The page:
The town was gearing up for the Chinese New Year festivities, a festival I fervently hope I never have to live through again.  As with all such events in a small town the children were eager to get down to the business of noise and mayhem; thus began a good four lead up days of fireworks.  From late afternoon well into the evening there were the sounds of loud bangs and spiralling crackers.  Not only was the noise utterly deafening, but the smell of smoke and cordite hung over everything and everyone.
The idea was to rid houses and streets of evil spirits and sometimes I think the younger boys thought we gweilo’s were the devil incarnate; they targeted us enough times with exploding bungers and spiralling fizzers.  We took our life in our hands whenever we ventured out of doors.  
The New Year also signalled the dance of the dragon, and various groups sent their own particular dragon on practice runs through the centre of Dali accompanied by the intense beating of drums. 

On the day itself all the children appeared in their very best clothes, little girls with huge ribbons in their hair, the Bai tribal girls in ethnic costume in some cases combined with blue jeans, visitors from far afield, some even from nearby Bhutan.

Tribal treasures and blue jeans – the Bai girls of Yunnan Province.

A gentleman from Bhutan and his children.

Despite the noise and the smoke the celebrations were fun.  But it was only later after Jen and I got back to Hong Kong and processed our film that we noticed something very curious.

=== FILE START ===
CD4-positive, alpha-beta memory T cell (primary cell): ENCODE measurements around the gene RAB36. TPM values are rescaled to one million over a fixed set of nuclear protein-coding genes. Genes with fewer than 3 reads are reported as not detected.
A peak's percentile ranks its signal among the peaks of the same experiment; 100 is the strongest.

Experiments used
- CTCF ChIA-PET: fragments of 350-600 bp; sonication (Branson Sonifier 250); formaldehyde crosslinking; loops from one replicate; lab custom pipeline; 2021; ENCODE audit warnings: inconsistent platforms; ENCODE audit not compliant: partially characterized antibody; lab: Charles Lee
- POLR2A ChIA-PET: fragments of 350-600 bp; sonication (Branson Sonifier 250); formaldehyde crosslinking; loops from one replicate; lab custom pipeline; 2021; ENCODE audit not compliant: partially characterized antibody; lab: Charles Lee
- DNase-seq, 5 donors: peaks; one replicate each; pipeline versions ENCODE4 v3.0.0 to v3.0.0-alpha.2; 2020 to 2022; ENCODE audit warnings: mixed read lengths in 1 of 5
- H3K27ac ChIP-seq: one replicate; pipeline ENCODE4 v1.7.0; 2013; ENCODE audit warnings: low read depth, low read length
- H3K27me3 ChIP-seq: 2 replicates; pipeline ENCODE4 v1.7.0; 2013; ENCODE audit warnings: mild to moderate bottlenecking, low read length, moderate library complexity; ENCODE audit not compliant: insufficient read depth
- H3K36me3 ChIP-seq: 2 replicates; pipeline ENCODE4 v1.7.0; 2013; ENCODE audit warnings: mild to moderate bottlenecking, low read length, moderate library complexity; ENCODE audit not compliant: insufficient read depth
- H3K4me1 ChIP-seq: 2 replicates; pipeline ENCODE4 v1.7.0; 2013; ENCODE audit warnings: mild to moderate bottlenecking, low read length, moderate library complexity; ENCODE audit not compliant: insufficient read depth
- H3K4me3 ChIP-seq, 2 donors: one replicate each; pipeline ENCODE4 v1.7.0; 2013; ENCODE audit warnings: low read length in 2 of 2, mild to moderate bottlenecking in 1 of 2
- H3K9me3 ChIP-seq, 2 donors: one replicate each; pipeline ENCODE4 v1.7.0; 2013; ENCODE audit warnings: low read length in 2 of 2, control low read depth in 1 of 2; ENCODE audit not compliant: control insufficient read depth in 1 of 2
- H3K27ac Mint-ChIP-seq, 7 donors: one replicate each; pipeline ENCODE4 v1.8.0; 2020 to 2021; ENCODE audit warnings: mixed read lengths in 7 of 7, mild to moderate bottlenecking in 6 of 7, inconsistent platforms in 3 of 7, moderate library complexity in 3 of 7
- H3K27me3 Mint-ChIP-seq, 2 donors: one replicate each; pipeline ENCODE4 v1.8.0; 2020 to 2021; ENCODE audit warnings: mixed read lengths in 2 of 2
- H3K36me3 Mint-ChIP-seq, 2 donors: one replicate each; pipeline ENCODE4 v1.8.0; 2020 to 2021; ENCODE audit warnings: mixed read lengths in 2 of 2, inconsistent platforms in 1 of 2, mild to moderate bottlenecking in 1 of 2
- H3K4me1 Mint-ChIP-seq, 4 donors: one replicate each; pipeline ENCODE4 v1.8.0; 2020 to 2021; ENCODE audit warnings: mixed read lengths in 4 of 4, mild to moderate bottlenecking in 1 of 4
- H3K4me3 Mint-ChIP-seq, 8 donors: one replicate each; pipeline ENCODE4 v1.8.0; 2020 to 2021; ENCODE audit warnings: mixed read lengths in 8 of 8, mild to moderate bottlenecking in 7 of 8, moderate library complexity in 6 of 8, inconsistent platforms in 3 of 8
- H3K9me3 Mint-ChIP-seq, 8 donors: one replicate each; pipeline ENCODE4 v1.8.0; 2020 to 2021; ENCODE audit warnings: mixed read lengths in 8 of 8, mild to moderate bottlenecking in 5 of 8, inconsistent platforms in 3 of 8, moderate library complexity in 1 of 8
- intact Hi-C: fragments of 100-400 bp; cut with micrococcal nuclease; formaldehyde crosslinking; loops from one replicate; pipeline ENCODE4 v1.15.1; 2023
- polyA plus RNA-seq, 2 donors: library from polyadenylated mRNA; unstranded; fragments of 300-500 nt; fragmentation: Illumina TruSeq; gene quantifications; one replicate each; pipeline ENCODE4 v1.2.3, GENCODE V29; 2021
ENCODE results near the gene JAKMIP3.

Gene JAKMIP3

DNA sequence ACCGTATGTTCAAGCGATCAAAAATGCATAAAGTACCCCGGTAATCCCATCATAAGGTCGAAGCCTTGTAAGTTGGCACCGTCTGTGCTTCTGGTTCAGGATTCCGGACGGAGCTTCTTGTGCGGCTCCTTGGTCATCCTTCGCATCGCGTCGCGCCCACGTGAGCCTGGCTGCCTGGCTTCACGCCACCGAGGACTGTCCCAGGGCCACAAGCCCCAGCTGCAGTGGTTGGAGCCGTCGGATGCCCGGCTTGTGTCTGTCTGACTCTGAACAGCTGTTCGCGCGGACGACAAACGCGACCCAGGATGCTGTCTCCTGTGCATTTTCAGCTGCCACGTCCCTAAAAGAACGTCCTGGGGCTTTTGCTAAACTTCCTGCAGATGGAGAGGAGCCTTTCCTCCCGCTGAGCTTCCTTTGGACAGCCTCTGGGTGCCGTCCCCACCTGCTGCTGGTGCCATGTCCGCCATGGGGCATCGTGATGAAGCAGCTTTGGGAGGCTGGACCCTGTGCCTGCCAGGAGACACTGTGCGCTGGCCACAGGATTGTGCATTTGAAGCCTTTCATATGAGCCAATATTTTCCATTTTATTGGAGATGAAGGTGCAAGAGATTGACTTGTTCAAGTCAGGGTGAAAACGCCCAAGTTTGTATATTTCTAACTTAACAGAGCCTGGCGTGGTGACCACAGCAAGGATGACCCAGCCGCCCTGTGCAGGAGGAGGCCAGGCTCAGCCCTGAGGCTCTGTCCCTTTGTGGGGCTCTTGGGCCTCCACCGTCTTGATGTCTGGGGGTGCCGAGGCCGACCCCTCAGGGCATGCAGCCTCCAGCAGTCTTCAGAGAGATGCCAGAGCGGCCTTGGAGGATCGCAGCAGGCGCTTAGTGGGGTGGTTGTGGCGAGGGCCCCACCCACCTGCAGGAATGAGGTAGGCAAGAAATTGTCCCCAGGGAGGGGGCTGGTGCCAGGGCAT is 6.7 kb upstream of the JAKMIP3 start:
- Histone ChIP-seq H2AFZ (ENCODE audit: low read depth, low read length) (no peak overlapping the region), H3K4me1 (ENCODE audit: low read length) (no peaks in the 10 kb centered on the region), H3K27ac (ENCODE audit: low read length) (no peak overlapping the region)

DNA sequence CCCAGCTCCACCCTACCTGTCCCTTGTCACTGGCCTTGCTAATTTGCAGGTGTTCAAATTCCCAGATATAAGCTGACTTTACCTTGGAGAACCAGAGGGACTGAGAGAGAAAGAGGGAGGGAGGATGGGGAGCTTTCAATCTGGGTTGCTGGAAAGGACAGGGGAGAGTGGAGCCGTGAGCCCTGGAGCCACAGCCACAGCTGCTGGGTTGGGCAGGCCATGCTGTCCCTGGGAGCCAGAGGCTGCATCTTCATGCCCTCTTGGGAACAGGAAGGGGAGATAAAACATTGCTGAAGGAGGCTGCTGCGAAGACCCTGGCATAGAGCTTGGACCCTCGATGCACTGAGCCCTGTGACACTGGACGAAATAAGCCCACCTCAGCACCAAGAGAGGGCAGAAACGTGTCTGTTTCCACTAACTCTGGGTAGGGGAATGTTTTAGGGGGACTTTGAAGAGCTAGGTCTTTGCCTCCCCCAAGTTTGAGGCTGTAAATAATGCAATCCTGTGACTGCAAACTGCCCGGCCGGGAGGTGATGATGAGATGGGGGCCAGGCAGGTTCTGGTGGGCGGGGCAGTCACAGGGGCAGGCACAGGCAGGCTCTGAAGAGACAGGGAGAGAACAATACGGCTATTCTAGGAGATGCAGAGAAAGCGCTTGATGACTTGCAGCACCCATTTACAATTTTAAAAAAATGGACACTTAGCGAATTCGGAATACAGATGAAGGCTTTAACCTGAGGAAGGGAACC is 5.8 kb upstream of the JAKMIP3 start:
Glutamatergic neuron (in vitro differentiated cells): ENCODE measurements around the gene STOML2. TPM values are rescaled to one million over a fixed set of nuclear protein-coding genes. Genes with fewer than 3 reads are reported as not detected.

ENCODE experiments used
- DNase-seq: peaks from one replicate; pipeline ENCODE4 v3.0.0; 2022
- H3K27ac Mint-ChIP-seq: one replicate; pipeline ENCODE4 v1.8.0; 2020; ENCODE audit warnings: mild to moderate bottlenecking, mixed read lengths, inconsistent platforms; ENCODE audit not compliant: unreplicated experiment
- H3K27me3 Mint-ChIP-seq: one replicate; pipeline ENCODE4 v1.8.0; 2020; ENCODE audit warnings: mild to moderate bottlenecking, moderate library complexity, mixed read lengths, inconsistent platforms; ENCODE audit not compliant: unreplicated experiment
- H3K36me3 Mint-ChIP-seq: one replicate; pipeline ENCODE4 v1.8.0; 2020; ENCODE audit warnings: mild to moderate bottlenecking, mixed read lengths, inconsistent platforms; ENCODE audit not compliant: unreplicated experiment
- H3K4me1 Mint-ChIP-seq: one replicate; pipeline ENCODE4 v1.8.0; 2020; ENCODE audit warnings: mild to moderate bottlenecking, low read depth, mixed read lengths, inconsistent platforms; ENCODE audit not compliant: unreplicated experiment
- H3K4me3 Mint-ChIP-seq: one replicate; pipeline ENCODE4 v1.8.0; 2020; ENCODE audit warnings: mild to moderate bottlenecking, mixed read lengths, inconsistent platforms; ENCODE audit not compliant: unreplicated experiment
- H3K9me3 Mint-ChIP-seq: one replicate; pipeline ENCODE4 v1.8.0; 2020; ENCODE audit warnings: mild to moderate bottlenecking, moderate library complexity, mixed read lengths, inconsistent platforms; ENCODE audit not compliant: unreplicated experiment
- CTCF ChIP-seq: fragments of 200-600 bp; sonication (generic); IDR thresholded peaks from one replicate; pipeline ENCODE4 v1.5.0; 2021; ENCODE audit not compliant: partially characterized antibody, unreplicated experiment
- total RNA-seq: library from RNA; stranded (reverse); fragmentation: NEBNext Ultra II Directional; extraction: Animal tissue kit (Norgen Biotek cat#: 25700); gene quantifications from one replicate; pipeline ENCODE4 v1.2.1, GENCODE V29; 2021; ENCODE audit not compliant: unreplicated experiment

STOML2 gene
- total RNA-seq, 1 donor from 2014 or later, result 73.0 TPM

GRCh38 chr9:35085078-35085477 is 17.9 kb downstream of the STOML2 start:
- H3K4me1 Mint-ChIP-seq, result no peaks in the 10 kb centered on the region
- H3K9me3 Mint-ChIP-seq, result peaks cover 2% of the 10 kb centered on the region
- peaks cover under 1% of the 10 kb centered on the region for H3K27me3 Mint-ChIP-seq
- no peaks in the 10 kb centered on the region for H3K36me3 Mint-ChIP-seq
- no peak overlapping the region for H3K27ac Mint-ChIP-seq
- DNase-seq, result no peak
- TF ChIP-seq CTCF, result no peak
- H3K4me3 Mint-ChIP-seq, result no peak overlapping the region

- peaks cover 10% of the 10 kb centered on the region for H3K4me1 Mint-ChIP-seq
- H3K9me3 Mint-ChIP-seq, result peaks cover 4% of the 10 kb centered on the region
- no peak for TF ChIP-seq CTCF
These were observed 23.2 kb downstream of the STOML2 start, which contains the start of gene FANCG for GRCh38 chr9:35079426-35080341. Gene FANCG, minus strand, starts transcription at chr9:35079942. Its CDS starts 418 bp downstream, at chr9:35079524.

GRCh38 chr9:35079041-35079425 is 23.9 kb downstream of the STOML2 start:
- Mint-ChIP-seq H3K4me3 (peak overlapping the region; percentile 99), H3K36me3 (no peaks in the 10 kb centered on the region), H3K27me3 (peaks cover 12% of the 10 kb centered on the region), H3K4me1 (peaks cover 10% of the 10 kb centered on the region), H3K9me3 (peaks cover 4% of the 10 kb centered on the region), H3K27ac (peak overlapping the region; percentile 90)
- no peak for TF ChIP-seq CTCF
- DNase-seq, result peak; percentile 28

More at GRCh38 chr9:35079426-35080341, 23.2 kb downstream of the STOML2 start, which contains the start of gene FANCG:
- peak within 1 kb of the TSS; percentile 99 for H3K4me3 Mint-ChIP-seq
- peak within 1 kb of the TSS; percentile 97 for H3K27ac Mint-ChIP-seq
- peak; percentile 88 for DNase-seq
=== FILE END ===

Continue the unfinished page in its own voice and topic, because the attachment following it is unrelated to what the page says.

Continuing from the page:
The streets of Dali are narrow and on any given day, festival or not there is always a huge crowd of young men and women milling about the shops and stalls, many of them from ethnic out of town groups in town to shop or study.  There is also a Chinese Army camp bivouacked right in the heart of the market area, and need I say there is little love lost between the two, ethnic locals and Chinese military.

On the day we took the photographs there had been at least two or three local dragons sponsored by sports groups, running through the streets gathering a great deal of comment and appreciation from onlookers.

Then late in the afternoon the Chinese Army fielded their dragon, a striking creation winding and twisting to the beat of drums as it writhed along the streets in an up and down flowing movement; it was a beastie of much beauty.  After that dragon passed by it was followed by a marching squad of Chinese soldiers in uniform. 
We snapped the dragon, the soldiers and the crowds lining the street.